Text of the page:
The Purchase Agreement will include seller representations and warranties. Essentially, these are legal statements that you are representing to be true about your company and yourself. The agreement also contains schedules for you to disclose any exceptions to the reps & warranties or business items that are requested – such as advanced reservations, homeowner/unit list, lawsuits, etc. To put it bluntly, the disclosure schedules are not exciting, but with the help of your advisors, they can be completed expeditiously.


There will be ancillary documents other than the Purchase Agreement, which include post-closing transition services agreement (TSA), key employment agreements, escrow agreements, rollover equity, purchase price allocation, office leases, closing certificate, bill of sale, loan payoff letters, etc.


» Read more about desired language in management contracts




On closing day, the buyer and seller sign the definitive documents and funds are wired. The funds flow is an interesting nuance that will need to be discussed several weeks before closing. With sellers sometimes holding millions of dollars of advanced deposits in their trust account, you want to make sure all parties understand how that will be dispersed on closing day. Depending on whether it is an asset or stock sale, some groups prefer to wire a net amount, others prefer multiple wires, and still some take over the trust accounts. Generally at closing, you will deliver the business on a cash-free/debt-free basis, with a normalized level of working-capital.


Post-Closing Transition



The post-close transition period commonly lasts 6-12 months but can vary extensively depending on the seller’s current/future role at the company. Buyers are learning that it is critical to not “rock the boat” immediately after closing. Homeowners and employees can be fickle and resistant to change, so it’s vital to move carefully to ensure a smooth transition. Typical transition items include administrative duties, introduction & orientation for employees, transferring any licenses, closing out accounts, notifying homeowners (if applicable), transferring assets, software migration, and providing ongoing support.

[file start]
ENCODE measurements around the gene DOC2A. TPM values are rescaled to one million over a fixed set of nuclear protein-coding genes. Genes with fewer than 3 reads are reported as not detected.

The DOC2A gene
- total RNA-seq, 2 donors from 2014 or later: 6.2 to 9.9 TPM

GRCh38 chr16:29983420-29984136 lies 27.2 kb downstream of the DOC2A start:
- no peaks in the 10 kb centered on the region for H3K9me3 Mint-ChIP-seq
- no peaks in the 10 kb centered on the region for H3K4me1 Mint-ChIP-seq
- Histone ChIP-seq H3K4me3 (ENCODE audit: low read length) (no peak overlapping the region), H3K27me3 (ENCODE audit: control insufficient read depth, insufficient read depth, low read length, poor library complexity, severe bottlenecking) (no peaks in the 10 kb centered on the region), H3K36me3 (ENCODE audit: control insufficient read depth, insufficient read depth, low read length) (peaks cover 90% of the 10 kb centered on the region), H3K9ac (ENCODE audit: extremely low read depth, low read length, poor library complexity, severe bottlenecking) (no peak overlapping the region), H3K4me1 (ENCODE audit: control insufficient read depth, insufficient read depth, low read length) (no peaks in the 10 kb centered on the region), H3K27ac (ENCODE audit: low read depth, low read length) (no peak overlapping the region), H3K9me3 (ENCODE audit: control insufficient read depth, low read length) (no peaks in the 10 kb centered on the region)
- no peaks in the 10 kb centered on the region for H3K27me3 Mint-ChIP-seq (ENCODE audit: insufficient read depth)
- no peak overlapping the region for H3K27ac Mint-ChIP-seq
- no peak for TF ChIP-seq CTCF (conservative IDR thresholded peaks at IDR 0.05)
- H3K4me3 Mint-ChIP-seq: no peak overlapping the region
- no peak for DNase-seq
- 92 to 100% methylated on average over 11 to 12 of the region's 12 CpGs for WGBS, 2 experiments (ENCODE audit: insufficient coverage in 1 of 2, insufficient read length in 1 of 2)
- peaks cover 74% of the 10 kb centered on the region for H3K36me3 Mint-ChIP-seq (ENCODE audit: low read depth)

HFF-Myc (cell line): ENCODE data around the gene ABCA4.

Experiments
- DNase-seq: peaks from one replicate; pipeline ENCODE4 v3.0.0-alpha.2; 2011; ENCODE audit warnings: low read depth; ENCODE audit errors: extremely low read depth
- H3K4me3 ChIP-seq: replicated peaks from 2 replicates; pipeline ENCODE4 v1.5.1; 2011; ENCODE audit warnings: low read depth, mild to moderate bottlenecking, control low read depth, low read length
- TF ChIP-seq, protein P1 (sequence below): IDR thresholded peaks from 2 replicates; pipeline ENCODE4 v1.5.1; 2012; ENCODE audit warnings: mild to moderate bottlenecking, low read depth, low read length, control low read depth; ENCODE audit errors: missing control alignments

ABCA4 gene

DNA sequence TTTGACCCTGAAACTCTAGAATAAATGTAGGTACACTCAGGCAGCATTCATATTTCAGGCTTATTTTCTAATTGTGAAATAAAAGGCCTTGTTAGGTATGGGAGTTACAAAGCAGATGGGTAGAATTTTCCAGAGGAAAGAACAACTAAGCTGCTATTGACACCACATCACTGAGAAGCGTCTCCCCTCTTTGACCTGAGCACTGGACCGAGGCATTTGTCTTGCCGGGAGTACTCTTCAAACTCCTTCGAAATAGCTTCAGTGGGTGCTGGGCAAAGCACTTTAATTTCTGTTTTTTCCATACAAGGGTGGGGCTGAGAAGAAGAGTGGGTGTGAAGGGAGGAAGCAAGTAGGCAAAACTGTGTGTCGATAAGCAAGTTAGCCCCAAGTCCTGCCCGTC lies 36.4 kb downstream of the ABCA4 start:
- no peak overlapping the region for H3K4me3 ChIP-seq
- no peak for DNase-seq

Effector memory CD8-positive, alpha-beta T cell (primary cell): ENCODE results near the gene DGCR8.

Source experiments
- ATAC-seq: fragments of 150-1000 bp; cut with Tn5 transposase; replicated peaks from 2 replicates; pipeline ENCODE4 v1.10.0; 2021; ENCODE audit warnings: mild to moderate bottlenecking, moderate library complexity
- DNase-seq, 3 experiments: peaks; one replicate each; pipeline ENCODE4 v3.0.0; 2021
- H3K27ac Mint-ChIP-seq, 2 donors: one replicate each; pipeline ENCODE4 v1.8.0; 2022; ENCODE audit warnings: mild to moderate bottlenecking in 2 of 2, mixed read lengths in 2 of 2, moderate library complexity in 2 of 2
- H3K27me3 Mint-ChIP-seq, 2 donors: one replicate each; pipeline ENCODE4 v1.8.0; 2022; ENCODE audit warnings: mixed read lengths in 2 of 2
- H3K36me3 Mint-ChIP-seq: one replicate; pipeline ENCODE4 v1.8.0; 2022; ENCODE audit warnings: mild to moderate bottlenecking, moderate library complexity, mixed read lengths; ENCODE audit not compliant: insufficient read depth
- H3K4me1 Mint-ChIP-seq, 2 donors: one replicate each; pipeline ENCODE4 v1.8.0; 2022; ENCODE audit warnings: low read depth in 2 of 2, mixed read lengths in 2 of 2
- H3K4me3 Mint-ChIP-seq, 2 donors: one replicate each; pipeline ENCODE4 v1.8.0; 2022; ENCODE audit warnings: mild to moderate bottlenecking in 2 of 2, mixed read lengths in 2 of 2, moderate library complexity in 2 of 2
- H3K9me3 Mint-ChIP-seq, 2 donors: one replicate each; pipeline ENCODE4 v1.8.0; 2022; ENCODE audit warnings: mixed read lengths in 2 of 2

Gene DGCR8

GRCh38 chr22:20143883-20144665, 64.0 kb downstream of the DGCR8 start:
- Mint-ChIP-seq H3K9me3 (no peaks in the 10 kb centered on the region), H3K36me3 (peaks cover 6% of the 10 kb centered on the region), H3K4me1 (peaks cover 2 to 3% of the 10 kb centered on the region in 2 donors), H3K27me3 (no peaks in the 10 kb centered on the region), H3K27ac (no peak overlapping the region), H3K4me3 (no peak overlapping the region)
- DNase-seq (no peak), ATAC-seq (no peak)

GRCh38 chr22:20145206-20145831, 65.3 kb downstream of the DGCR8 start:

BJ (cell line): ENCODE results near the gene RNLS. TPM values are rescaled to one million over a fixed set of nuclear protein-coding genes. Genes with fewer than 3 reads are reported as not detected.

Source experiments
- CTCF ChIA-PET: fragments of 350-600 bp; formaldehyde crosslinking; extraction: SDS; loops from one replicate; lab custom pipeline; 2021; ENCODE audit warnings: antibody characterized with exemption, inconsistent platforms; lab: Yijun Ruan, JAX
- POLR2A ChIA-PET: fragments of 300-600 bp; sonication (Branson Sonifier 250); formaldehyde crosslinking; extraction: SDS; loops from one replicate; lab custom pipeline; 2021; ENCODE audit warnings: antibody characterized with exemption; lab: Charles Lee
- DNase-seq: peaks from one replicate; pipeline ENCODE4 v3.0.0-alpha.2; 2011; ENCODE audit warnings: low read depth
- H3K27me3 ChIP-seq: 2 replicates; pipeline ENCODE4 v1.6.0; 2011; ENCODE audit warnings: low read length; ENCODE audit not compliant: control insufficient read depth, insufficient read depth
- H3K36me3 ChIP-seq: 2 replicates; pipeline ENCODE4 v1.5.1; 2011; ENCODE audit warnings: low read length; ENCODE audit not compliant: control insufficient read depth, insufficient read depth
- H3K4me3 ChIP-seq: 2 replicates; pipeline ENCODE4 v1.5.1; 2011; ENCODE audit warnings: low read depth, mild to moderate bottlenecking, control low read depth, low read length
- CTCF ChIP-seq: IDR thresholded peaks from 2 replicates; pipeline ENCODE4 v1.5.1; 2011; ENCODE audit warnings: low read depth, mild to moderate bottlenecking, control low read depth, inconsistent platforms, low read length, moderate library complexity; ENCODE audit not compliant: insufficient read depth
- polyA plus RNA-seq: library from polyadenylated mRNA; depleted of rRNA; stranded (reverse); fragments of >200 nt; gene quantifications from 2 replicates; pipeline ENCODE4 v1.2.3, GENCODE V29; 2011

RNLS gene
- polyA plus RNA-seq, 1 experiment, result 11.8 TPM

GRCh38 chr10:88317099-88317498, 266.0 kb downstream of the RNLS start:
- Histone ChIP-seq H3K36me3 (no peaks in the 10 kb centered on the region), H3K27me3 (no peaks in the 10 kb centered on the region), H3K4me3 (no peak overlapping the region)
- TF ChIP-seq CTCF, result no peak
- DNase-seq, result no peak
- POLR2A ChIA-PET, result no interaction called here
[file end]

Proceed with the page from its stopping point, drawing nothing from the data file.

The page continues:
The first 6 months of transition is the most important, so it is paramount to work through a collaborative communication strategy with the buyer that leads to a successful deal for both parties.


>To learn more, read out blog about how to successfully sell your vacation rental management business


That’s all


You’ve done it! Congratulations, you sold your business. The average M&A process for a well-prepared STR business takes 4-6 months. It may seem like a lot… because it is. That’s why it is imperative to be proactive and have an organized company with the right team on your side. An experienced M&A advisor, transactional attorney, and CPA will help guide the process into a smooth and ultimately, rewarding experience.


To learn more about the mergers and acquisitions process for you short-term rental business, contact us today